When creating sketch entities, SolidWorks gives the user visual clues as to state (Under, Fully, or Over Defined) of the entity. When creating a sketch, a fully defined sketch will insure the sketch behaves as desired. An under-defined sketch may not change in the intended manner.

     

    Blue = Under-constrained or under-dimensioned sketch entity. This means the sketch entity does not have sufficient geometric (relations) or dimensional constraints to fully define the position and location of the object.

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    Under Defined Sketch Entity

     

    Black = Fully constrained and dimensioned sketch entity. This means the sketch entity has sufficient geometric (relations) or dimensional constraints to fully define the position and location of the object.

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    Fully Defined Sketch Entity

     

    Red = Over-constrained or dimensioned sketch entity. This means there are geometric (relations) or dimensional constraints that define the sketch feature more than one way. This creates a conflict and the user will be warned that the sketch is over-defined. The sketch should not be left in an over-defined state. Additional dimensional references can be made driven.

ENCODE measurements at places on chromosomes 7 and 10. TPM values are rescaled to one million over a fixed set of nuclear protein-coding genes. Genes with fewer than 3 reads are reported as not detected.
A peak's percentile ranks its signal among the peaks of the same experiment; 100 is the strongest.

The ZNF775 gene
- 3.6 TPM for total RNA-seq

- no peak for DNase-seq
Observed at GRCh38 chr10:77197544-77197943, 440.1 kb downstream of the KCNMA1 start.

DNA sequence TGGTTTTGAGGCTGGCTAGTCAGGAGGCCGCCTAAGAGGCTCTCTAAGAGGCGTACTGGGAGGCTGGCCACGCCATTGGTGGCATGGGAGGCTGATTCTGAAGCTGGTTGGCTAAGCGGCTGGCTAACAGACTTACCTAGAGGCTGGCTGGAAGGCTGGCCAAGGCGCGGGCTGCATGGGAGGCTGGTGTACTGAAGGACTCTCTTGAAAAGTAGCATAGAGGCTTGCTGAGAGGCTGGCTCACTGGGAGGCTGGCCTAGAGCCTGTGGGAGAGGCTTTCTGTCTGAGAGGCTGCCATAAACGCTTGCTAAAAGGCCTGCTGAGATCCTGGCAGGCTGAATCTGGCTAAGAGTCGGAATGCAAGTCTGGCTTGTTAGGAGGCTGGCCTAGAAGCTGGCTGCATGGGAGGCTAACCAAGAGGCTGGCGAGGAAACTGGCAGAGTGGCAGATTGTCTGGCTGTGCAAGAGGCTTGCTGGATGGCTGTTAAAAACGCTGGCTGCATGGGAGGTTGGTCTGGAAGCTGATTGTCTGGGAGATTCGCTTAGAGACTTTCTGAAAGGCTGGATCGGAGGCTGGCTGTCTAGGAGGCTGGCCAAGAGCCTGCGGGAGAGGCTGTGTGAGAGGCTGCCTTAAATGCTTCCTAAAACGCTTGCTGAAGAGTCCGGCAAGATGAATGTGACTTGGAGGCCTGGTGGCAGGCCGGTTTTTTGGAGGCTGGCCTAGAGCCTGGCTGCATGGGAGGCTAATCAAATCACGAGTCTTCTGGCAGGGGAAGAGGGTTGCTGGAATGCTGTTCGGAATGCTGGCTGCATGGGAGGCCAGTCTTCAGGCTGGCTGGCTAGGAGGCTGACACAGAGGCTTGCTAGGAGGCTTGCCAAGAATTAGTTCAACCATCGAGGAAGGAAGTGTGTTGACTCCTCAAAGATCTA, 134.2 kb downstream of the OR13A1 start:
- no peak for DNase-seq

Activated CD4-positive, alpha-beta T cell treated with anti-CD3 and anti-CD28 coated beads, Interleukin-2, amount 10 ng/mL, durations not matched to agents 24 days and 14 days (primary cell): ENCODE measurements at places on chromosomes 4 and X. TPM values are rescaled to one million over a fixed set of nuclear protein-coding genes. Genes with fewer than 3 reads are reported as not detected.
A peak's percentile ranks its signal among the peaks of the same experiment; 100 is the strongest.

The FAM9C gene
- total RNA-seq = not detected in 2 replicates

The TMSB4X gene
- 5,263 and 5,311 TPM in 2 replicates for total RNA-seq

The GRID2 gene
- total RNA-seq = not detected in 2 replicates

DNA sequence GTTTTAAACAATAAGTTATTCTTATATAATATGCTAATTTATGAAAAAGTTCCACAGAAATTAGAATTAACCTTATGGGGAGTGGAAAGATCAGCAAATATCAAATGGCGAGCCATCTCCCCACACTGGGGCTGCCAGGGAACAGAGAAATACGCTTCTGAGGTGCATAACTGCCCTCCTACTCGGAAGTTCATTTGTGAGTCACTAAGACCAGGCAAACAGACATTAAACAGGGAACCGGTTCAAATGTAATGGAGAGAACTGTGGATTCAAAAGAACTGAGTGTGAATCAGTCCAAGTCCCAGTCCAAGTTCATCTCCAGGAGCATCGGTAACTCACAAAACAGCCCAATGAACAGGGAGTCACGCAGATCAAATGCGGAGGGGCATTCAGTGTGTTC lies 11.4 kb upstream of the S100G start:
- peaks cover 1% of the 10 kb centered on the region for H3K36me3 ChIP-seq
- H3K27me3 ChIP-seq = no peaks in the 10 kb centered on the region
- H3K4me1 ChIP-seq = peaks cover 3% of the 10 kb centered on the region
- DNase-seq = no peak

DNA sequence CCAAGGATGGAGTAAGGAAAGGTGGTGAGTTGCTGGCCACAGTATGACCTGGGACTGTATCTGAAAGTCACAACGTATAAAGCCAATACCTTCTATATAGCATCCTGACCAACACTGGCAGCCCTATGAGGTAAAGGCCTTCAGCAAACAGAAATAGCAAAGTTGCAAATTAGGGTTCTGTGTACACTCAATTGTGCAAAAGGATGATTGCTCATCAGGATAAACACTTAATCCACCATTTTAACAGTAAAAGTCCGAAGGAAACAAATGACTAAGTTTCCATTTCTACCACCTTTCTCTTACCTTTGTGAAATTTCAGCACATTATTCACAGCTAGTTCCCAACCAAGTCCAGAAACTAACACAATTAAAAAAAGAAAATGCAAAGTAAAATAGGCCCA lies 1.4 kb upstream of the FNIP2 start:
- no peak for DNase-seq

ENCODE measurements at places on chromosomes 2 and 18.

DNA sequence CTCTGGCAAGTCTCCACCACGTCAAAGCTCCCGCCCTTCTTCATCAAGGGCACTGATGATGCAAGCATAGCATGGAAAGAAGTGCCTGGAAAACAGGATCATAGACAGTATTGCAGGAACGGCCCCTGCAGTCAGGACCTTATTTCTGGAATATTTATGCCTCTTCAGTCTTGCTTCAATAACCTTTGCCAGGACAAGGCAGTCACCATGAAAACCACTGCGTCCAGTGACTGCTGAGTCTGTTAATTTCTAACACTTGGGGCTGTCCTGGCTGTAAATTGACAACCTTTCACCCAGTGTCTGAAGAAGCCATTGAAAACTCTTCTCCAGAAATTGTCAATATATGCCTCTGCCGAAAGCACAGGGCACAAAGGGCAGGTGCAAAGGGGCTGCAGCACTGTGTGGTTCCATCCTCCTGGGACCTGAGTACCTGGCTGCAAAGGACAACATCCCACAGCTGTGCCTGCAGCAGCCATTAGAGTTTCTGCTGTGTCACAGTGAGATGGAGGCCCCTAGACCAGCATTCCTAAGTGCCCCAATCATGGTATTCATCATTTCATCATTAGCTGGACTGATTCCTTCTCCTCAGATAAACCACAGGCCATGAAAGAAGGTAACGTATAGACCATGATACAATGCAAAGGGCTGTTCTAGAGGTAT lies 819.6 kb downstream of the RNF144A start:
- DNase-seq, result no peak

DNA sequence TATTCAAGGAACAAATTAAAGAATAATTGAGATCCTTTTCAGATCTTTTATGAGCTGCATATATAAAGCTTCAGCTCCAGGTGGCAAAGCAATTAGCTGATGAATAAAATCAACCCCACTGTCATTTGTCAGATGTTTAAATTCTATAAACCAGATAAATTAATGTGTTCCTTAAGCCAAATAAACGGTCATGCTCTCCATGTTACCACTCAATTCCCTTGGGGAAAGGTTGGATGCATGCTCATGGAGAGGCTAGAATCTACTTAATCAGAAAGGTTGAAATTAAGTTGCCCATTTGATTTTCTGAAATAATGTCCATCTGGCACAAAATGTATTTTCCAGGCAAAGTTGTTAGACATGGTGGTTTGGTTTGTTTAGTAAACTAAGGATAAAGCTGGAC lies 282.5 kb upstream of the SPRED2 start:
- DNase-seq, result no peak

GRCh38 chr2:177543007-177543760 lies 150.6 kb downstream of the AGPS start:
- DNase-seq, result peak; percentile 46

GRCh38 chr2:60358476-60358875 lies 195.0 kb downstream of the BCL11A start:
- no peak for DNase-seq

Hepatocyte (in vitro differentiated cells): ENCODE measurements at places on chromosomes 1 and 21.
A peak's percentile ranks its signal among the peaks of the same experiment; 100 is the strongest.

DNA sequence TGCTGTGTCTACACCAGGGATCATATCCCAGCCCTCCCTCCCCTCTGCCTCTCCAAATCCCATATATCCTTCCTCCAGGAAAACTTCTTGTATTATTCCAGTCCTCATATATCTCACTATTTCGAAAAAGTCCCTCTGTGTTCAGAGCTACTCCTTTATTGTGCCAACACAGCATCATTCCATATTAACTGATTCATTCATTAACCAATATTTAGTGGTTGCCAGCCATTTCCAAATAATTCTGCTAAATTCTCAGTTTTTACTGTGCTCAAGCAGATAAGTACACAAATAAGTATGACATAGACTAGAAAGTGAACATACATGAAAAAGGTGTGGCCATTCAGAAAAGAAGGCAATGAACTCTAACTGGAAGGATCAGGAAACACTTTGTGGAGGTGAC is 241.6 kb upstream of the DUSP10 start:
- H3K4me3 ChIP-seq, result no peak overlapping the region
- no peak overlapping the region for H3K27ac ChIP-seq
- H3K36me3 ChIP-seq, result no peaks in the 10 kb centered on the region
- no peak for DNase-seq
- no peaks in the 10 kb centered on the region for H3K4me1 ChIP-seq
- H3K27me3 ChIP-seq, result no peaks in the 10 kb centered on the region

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    Over Defined Sketch Entity


    Modify Dialog

    The sketch can be used to modify the geometry without rolling back the feature. Double-clicking directly on the feature or sketch will display the Modify dialog box. The Rebuild button can be used to try different combinations without leaving the Modify dialog box.

     

    When modifying a part within an assembly, the same method can be used to modify a part without going to Edit Part mode. The double arrow button flips the sense of the dimension and the bottom right button marks the dimension to be placed in a drawing when Insert model items is used. The dimension value can be changed and after the Rebuild button is pressed the feature changes.